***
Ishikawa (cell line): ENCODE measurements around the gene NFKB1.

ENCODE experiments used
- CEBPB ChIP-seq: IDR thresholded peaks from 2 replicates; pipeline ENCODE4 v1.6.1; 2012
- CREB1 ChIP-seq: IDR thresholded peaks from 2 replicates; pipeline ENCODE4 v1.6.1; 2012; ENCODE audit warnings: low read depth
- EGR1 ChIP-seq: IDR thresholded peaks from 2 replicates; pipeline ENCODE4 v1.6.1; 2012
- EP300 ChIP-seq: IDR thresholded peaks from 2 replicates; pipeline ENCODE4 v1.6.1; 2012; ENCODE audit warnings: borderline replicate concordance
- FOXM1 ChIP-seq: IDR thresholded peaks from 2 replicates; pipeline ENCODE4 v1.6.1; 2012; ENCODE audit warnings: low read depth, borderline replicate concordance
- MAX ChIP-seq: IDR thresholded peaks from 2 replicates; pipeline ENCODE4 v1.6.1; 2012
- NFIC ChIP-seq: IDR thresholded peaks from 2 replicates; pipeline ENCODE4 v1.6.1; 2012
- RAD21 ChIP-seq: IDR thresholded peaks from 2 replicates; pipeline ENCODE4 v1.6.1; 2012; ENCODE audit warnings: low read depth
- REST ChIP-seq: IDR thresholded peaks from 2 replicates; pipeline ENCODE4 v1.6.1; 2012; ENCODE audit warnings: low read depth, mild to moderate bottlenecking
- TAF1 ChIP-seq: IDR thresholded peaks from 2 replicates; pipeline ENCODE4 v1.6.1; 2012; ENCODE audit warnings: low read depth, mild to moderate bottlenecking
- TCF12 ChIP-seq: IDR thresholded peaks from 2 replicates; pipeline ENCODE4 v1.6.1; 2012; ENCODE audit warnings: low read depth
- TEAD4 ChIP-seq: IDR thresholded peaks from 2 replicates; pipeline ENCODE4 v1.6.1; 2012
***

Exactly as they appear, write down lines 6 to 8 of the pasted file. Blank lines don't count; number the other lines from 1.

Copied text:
- EP300 ChIP-seq: IDR thresholded peaks from 2 replicates; pipeline ENCODE4 v1.6.1; 2012; ENCODE audit warnings: borderline replicate concordance
- FOXM1 ChIP-seq: IDR thresholded peaks from 2 replicates; pipeline ENCODE4 v1.6.1; 2012; ENCODE audit warnings: low read depth, borderline replicate concordance
- MAX ChIP-seq: IDR thresholded peaks from 2 replicates; pipeline ENCODE4 v1.6.1; 2012